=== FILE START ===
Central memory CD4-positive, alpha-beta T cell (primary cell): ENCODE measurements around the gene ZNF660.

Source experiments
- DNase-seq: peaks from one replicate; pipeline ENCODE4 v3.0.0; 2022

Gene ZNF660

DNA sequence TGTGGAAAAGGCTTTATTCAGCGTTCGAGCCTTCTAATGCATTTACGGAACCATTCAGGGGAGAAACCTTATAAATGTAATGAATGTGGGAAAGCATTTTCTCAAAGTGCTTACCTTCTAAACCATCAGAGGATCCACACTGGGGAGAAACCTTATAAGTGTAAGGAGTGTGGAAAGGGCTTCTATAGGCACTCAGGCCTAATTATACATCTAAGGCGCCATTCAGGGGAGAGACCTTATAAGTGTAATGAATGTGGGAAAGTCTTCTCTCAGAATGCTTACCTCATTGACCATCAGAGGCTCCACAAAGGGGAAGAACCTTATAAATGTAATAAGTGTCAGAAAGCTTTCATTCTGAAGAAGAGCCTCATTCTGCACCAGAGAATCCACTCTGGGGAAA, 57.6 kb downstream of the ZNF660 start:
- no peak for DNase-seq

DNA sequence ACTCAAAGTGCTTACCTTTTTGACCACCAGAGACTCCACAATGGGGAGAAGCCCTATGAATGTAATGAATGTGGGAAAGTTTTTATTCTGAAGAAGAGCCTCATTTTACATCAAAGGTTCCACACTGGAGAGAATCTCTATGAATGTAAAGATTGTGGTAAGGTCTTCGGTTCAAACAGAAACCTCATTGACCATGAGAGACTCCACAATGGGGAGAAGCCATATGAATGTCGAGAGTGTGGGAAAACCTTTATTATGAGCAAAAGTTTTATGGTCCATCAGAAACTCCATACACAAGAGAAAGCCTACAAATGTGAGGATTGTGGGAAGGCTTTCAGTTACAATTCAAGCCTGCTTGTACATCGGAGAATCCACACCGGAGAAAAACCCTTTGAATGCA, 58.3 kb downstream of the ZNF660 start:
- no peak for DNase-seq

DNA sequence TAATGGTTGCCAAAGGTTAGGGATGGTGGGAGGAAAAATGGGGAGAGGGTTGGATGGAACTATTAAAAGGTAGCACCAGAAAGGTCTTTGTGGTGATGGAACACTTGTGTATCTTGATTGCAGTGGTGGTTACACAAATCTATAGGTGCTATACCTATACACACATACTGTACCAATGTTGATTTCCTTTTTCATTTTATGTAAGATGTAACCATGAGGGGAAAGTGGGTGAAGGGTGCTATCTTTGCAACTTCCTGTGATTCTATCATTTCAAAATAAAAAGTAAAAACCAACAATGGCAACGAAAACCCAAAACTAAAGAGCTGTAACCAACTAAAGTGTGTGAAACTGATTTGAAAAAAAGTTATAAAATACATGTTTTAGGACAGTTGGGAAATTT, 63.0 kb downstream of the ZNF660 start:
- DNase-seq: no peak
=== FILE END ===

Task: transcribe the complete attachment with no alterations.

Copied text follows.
Central memory CD4-positive, alpha-beta T cell (primary cell): ENCODE measurements around the gene ZNF660.

Source experiments
- DNase-seq: peaks from one replicate; pipeline ENCODE4 v3.0.0; 2022

Gene ZNF660

DNA sequence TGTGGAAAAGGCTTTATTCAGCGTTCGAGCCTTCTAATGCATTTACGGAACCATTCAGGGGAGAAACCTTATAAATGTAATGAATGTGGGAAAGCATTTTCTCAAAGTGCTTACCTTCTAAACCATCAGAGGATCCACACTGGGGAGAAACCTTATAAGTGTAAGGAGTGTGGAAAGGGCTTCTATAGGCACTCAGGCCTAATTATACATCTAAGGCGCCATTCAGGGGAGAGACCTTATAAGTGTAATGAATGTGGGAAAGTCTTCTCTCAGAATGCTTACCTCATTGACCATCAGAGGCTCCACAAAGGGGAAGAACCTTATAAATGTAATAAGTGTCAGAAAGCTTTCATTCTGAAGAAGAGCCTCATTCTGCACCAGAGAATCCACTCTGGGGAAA, 57.6 kb downstream of the ZNF660 start:
- no peak for DNase-seq

DNA sequence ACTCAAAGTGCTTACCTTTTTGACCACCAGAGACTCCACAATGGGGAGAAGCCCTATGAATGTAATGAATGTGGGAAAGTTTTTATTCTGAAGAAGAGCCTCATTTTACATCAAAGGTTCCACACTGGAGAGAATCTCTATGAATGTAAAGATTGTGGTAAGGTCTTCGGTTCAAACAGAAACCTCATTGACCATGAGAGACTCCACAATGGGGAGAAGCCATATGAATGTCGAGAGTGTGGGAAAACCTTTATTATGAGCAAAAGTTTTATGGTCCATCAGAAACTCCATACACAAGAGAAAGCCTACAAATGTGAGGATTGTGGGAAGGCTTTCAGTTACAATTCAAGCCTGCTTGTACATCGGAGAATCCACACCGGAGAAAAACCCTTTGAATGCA, 58.3 kb downstream of the ZNF660 start:
- no peak for DNase-seq

DNA sequence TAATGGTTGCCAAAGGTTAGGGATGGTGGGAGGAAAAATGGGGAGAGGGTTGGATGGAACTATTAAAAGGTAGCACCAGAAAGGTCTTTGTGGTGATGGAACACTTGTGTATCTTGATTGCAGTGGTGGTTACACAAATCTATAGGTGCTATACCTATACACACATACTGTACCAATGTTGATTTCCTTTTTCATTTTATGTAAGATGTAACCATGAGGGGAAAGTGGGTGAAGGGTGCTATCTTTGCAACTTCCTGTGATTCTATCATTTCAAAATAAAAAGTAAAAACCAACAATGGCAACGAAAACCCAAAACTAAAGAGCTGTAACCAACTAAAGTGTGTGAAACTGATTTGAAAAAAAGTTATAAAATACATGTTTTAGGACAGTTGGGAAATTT, 63.0 kb downstream of the ZNF660 start:
- DNase-seq: no peak